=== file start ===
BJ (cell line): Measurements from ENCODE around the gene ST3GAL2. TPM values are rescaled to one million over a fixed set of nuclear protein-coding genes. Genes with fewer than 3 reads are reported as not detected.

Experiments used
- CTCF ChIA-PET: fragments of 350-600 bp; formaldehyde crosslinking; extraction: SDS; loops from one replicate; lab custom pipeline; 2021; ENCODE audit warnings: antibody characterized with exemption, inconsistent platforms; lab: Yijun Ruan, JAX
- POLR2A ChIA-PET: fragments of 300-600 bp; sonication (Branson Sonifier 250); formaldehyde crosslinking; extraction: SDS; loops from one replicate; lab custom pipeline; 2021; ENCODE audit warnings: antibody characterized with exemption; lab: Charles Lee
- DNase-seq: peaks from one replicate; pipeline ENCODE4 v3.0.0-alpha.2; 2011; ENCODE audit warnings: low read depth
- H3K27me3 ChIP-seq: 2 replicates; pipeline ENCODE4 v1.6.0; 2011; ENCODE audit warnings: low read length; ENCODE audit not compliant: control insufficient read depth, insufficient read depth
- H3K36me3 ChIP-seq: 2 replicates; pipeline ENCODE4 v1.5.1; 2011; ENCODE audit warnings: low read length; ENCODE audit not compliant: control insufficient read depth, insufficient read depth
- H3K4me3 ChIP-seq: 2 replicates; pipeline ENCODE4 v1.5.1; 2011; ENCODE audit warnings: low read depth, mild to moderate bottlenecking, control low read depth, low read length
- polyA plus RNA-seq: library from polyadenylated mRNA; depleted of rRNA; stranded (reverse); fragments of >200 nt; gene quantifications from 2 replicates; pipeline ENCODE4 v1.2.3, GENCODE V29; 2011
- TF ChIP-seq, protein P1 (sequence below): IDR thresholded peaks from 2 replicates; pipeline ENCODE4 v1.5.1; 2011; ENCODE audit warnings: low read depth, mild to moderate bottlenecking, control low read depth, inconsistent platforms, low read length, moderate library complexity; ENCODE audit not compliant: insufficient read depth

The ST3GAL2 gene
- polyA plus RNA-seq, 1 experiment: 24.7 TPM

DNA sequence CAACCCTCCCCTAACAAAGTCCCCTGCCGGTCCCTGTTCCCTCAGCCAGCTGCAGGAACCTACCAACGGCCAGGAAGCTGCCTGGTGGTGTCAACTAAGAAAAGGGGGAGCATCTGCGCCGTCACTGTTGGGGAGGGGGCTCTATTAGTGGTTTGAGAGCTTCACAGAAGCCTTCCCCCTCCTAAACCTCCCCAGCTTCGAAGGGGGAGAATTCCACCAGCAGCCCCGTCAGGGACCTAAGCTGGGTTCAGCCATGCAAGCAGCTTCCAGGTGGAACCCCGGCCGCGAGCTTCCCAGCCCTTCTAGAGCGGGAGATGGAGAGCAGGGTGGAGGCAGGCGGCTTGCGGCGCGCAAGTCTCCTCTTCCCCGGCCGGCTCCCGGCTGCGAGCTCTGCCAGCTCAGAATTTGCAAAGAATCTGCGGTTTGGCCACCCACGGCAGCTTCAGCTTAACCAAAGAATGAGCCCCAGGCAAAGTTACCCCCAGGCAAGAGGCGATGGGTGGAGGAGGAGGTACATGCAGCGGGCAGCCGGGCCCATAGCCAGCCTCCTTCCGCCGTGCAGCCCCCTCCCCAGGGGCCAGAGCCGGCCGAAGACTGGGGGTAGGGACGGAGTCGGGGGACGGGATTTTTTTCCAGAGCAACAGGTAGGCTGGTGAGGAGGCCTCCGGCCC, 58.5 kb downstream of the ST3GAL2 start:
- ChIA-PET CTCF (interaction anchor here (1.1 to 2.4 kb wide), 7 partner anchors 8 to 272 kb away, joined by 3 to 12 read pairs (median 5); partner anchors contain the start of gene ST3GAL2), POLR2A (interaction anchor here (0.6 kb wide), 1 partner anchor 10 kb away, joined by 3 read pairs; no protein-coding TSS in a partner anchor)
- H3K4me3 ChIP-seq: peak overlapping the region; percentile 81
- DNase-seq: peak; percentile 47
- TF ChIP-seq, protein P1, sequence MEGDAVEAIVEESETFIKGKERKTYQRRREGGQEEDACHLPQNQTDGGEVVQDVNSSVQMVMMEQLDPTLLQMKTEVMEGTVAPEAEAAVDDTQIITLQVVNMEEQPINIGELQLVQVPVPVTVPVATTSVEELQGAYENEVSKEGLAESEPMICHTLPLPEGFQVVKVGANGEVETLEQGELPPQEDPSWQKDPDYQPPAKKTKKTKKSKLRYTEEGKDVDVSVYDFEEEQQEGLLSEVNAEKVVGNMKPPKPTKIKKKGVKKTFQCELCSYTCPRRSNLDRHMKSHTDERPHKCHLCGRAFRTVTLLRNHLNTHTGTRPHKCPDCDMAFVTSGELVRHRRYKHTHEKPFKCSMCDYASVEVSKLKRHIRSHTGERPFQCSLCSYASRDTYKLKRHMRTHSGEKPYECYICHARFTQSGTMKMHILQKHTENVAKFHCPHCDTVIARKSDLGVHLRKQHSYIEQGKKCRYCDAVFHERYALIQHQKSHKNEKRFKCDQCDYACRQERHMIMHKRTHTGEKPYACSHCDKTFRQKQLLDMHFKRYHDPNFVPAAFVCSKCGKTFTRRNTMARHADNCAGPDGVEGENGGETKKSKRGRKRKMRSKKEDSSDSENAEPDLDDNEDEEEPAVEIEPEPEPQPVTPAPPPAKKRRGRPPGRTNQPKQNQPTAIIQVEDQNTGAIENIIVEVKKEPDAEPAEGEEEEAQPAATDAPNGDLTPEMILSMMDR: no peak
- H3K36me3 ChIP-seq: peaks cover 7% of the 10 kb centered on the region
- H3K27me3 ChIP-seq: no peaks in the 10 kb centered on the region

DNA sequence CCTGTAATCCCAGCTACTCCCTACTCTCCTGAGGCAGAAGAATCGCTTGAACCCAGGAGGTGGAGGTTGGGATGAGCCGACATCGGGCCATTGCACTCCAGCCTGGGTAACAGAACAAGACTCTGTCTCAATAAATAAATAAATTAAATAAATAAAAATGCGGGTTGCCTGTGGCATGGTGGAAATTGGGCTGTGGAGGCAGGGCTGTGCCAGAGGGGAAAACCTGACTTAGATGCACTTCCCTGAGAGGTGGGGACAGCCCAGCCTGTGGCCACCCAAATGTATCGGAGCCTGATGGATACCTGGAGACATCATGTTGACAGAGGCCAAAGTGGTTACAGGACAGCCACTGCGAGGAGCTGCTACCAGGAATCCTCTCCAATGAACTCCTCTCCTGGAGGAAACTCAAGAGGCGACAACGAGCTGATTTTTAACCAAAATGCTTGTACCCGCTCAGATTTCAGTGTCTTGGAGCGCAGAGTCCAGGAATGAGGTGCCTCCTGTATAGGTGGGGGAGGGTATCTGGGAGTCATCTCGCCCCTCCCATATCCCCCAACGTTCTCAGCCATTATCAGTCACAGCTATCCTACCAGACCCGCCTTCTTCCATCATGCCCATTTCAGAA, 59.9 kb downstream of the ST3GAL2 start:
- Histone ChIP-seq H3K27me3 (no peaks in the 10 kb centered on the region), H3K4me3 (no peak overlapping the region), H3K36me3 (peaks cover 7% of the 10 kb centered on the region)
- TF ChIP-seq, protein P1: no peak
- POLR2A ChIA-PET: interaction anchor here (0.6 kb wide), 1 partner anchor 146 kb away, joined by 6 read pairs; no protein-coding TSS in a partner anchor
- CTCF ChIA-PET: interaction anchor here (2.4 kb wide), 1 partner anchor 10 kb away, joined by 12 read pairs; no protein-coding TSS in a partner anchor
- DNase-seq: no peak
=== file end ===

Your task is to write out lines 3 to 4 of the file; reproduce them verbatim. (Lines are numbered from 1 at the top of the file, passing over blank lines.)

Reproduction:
- CTCF ChIA-PET: fragments of 350-600 bp; formaldehyde crosslinking; extraction: SDS; loops from one replicate; lab custom pipeline; 2021; ENCODE audit warnings: antibody characterized with exemption, inconsistent platforms; lab: Yijun Ruan, JAX
- POLR2A ChIA-PET: fragments of 300-600 bp; sonication (Branson Sonifier 250); formaldehyde crosslinking; extraction: SDS; loops from one replicate; lab custom pipeline; 2021; ENCODE audit warnings: antibody characterized with exemption; lab: Charles Lee